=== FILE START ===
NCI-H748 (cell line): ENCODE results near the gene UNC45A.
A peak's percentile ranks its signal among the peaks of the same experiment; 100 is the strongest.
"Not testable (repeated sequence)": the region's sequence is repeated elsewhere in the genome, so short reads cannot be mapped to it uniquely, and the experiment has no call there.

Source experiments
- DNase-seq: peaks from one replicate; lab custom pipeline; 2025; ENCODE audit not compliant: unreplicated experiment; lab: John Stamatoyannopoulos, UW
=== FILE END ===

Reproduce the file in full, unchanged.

NCI-H748 (cell line): ENCODE results near the gene UNC45A.
A peak's percentile ranks its signal among the peaks of the same experiment; 100 is the strongest.
"Not testable (repeated sequence)": the region's sequence is repeated elsewhere in the genome, so short reads cannot be mapped to it uniquely, and the experiment has no call there.

Source experiments
- DNase-seq: peaks from one replicate; lab custom pipeline; 2025; ENCODE audit not compliant: unreplicated experiment; lab: John Stamatoyannopoulos, UW